First Step: The traditional practice of the eucharist disagrees with the tales of the last supper (in the canonical gospels and I Cor) in that the latter describe distinct actions of grace for the bread and the vine, while the echarist, as confirmed by comparing the Roman canon missæ with descriptions from various non-Latin rites, only formally acknowledges the presence of the cup and performs one action of grace covering both of them.

    Second Step: A synopsis of Lk 22 and Mk 14 reveals that “Luke’s” story is not derived from canonical “Mark”. The solution dawns by bracketting out the insitutional words on both cup and bread from Mk 14 and leaving but the eschatological words concerning the cup; which means that the bread did not feature at all. Using this prior source, a redactor leading towards the known “Luke” added a corresponding eschatological word concerning the roast lamb.

    Third step: The institution of the eucharistic bread, absent from the last supper, must derive from stories relating the multiplication and fraction of bread. A synopsis of Mk 6 and Mk 8 reveals that many topics of the eucharist celebrations are featured in those tales. I Cor 11:23, an interpolation, is the original attempt to force the cup into the eucharist and make both of them instituted by Jesus-Christ upon the same opportunity.

    Fourth Step: Upon eliminating the glosses of the feeding miracle of MK 8, a primitive narrative of the event appears with hardly any specific scriptural allusions; and the minimalist account still contains most of the elements of the eucharist of the churches. The glosses are mostly identified as attempts to make “Jesus” fulfil scripture, permit gentiles as second-class believers among the Jewish christians, make him appear as a second Moses, as the eschatological Messiah, or the King of Israel. The seven breads of the minimal account symbolize the gospel as the perfect word of God. This is supported by the sermon on bread of life in John 6; the diatribes against the leaven of the Pharisees in Mt 16; the Didache which equates the bread with knowledge (gnosis) and life made known by Jesus on behalf of The Father; and the excursion to Emmaus of Luke 24, where two disciples recognize the proper meaning of the Christ after Jesus breaks bread for them.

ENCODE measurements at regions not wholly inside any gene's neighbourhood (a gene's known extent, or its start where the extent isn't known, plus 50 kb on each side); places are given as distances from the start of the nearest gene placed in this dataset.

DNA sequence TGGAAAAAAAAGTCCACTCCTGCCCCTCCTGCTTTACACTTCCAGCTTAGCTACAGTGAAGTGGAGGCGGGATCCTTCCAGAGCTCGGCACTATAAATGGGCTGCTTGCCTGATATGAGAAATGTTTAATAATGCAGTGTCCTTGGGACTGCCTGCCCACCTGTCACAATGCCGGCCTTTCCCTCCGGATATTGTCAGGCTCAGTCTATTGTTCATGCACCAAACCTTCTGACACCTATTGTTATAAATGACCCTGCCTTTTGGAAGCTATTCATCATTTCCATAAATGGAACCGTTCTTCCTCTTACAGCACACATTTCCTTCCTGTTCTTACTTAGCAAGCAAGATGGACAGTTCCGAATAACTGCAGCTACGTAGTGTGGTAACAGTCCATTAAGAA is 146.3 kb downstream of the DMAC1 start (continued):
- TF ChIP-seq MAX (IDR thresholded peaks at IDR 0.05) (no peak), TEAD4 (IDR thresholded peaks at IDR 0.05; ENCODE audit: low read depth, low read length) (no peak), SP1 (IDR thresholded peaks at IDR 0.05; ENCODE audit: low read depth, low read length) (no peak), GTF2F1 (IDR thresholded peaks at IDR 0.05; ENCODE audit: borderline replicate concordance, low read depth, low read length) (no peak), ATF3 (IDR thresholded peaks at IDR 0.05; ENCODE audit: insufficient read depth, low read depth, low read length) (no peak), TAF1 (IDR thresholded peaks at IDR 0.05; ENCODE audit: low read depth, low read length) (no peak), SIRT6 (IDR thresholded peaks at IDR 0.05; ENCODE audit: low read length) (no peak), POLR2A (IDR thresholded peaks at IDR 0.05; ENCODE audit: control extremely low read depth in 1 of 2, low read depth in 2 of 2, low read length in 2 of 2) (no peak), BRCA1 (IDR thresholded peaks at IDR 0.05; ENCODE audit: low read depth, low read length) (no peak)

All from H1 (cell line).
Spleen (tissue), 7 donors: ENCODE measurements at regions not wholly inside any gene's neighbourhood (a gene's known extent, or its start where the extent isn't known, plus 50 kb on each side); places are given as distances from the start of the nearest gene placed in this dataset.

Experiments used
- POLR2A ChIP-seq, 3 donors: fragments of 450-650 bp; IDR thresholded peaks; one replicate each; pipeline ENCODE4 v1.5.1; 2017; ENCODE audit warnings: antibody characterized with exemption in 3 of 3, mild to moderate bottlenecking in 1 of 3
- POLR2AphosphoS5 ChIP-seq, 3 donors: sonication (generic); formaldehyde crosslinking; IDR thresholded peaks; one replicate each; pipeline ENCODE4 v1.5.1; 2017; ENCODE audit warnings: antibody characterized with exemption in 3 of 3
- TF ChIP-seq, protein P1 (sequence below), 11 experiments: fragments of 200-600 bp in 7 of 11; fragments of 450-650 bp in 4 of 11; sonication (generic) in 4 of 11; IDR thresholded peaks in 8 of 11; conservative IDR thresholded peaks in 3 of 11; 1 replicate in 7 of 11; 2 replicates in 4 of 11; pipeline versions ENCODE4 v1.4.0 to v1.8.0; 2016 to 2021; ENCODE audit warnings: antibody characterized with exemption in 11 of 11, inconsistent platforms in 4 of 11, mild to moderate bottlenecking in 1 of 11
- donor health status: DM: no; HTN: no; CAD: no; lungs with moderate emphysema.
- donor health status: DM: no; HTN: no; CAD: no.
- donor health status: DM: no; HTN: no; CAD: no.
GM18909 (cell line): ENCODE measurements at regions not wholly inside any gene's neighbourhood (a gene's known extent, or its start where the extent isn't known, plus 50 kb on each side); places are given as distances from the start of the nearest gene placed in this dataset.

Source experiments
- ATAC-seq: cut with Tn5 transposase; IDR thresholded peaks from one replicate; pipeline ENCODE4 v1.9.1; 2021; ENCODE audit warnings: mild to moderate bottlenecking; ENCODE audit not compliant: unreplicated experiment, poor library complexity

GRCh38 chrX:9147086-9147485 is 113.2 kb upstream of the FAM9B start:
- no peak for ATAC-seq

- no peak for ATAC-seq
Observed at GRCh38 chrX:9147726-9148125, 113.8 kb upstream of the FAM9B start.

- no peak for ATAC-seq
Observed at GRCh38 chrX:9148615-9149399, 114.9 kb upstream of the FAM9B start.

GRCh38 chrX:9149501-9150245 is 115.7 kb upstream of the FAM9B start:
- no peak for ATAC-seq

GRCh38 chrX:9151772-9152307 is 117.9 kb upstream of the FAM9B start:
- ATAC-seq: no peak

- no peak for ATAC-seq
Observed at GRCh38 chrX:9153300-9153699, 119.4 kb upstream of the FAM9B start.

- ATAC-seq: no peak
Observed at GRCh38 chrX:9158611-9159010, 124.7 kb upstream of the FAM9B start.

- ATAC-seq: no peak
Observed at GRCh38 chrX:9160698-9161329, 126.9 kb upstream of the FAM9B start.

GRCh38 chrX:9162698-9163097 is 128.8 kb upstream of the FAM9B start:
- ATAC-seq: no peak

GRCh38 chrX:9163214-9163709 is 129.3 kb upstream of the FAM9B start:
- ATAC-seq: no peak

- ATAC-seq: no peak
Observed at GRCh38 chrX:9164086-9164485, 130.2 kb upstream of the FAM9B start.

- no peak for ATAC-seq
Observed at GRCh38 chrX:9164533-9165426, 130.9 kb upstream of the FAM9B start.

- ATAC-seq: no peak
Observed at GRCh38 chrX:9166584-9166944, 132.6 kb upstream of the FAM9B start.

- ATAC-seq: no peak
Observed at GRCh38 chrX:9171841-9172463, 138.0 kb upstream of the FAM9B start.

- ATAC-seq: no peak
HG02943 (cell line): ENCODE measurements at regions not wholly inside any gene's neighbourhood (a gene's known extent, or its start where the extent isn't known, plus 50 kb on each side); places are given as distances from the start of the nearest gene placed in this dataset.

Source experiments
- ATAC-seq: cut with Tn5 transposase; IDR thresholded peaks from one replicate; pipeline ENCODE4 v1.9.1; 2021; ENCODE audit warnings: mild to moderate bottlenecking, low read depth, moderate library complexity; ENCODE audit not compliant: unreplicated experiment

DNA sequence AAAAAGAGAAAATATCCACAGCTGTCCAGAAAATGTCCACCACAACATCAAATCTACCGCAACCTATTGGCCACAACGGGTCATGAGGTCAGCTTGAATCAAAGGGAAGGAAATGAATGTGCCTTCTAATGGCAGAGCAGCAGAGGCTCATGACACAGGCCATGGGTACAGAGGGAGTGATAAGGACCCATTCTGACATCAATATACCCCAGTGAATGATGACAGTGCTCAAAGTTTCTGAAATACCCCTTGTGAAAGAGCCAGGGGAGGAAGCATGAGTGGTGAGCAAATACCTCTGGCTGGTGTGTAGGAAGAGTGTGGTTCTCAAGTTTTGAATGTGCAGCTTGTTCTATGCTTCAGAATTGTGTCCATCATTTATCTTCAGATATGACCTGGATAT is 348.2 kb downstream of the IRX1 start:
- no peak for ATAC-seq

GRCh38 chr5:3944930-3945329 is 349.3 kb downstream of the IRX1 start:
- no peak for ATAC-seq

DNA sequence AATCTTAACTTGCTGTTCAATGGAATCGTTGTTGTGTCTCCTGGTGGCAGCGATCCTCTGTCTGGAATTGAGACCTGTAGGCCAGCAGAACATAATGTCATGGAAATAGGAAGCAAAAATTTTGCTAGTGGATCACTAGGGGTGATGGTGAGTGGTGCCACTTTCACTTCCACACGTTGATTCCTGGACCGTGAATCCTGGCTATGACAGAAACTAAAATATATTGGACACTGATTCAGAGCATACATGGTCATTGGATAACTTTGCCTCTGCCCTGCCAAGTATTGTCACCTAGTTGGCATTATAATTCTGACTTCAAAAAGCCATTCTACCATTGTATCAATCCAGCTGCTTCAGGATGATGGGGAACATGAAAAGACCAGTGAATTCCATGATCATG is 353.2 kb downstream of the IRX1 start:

Fifth Step: In Emmaus, the disciples assume naïvely that the crucifiction of Jesus means an end to all hopes. Only the dialogue with icognito Jesus and the sharing of food opens their eyes and makes them realize their misunderstanding and the true nature of the Christ, just as those of Adam and Eve do upon the sharing of the illegal fruit. Adam and Eve had theretofore been nude but not ashamed of it because their eyes had not yet been opened. The bread thus induces the knowledge (gnosis) as did the illegal fruit. Jesus is thus related to the serpent, and the understanding of his nature to the realization of nudity.

    Sixth Step: The story of Emmaus agrees in many important points with the mythologies of sects described by the Fathers of the Church and assorted texts of NHL, specifically the writing on the cosmic origins of Codex II:5, which establishes the anthropological model of body, soul, and intellect (nous). In this model, the nous is dysfunctional until opened by the instruction by the serpent. This leads to the problem of the acquisition of the nous, which leads (in five further steps unrelated to the institution of the eucharist) to the original meaning and historization of the baptismal rite.

    Even if the latter steps could be flaky, the basic discrepance between eucharist and last supper remains, as does the affinity between eucharist practice and the feeding miracles.

  9. I may have missed it, but has anyone here considered the Last Supper in light of the activities of Roman burial associations?

    Consider the evidence from the marble plaque found in Lanuvium inscribed with by-laws from the Collegium of Diana and Antinous http://philipharland.com/greco-roman-associations/310-regulations-of-the-worshippers-of-diana-and-antinous/

    Members not only presided over funeral rites and provided for the burial of deceased members in good standing, but met for memorial dinners six times during the year. The dinners consisted of wine, fish, and bread; warm water was provided, presumably for either a ritual purification or basic hygiene (perhaps a combination of the two?). Twice a year, in August on the dies natalis (“birthday” or anniversary) of dedication of the the temple of Diana in Rome and in November on the birthday of Antinous, members of the association participated in a communal bath.

    This behavior sounds so familiar that I want to read István Czachesz’s “Cognitive Science and the New Testament: A New Approach to Early Christian Research”.